to nsa leaker edward snowden. my next guest said it's the right direction but can't undo five years the president spent remaking the image into one perceived around the globe as weak. fox news contributor linda chavez. thanks for joining us this morning. >> great to be with you. >> i think a lot of people voted for president obama in 2008 the first time with the sincere expectation his election would make america more popular around the globe. that hasn't happened. why? >> it hasn't happened. the president said he was going to remake america's image in the world. i think a lot of people thought because he did have a charismatic personality, certainly the president himself believes himself to be charismatic, he was going to be able to win more friends for america, that america would suddenly be beloved by all. what the president seems not to understand, what is most important in terms of a country's standing is that you are respected not necessarily liked. so the president's effort to make everyone like us i think has made us look weak. >> so it's had the opposite effect? >> that's e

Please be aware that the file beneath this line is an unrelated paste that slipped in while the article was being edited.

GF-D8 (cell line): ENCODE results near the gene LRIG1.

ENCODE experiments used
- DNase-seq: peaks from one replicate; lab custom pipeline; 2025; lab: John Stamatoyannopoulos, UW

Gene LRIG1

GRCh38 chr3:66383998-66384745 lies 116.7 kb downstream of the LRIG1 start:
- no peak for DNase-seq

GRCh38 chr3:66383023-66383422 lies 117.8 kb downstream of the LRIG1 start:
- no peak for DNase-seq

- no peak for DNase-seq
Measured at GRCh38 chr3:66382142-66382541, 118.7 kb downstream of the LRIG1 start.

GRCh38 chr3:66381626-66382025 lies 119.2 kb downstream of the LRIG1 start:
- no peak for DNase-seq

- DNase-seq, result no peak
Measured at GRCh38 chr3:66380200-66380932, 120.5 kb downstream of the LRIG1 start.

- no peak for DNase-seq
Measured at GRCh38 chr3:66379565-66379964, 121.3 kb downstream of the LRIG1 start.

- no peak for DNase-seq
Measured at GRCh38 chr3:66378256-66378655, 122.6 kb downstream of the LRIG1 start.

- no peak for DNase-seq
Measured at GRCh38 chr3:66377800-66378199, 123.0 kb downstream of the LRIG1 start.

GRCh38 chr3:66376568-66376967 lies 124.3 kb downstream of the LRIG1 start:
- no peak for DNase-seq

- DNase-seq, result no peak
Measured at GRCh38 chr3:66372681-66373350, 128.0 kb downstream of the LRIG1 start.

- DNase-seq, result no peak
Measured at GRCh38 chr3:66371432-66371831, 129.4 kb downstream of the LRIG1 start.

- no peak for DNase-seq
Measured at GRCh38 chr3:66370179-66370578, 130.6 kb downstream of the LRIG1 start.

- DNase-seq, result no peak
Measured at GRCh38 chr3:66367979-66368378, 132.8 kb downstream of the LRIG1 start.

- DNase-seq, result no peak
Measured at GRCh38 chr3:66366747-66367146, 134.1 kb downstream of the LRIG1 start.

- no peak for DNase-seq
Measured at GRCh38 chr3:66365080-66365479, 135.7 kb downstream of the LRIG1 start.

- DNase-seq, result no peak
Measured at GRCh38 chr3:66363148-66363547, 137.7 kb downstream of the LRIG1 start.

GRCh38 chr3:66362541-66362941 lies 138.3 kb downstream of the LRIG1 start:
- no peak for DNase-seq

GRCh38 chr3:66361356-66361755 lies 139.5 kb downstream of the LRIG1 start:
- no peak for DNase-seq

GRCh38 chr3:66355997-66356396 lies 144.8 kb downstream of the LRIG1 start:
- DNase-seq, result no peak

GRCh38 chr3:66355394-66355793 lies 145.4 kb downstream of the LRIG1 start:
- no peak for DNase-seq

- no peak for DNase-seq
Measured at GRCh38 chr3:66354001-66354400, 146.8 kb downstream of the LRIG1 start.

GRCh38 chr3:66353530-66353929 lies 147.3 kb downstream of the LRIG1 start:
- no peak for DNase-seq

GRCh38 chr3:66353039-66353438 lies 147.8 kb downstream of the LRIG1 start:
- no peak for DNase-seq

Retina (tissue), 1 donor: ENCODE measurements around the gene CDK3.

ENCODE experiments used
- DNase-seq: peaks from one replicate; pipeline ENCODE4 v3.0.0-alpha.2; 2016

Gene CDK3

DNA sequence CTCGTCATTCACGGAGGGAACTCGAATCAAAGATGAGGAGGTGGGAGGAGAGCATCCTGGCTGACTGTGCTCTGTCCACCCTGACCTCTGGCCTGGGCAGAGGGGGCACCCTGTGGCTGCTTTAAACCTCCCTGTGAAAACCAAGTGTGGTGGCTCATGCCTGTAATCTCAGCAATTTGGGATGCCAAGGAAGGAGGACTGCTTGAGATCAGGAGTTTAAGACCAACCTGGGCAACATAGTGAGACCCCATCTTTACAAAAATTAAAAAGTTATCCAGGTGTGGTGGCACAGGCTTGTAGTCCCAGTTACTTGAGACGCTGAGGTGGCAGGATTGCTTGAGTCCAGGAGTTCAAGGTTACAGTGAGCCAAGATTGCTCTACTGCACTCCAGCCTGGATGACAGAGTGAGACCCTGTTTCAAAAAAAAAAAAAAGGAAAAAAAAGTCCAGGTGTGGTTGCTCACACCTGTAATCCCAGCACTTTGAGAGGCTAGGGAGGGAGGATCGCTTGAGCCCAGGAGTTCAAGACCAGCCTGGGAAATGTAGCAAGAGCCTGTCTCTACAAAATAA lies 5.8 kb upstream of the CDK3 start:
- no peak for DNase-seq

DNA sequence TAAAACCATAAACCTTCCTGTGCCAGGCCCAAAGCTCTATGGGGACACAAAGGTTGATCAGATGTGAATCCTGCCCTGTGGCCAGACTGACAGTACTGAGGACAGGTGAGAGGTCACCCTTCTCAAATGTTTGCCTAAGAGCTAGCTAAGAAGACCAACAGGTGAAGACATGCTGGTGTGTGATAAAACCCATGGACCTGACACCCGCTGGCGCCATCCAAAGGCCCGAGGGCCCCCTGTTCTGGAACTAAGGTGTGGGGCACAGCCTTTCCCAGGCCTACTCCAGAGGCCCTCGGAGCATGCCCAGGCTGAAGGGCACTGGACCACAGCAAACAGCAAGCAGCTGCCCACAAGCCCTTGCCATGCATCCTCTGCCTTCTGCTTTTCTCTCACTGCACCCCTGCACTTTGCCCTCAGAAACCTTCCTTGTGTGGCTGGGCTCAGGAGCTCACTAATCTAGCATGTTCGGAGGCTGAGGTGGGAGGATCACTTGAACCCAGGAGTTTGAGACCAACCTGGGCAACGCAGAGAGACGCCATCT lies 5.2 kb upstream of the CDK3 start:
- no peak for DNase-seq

which is the nsa who every three months is going to this fisa court which is a secret court which no one can appeal to. and they're getting warrants to get cell phone records basically every single american, okay? you have an fbi who believes that and has went to court to say that they do not, they don't need, basically they don't need a warrant to put a gps tracking device on your car. you've got an irs whose official position is that they don't need a warrant to check your e-mail. this, of course, is that same irs that has no compunction about using -- abusing their authority. they have targeted tea party groups and so far nobody has really paid a price for that. and so read the situation that i find, i think i'm and i might be the only person who feels it is about nothing is being done to rein in these government agencies. and so from my perspective it's like, well, the only privacy really have is what the government says that you have to. and i was really pumped when you voted against -- that was awesome, i was really happy about that. i was really disappointed that you voted against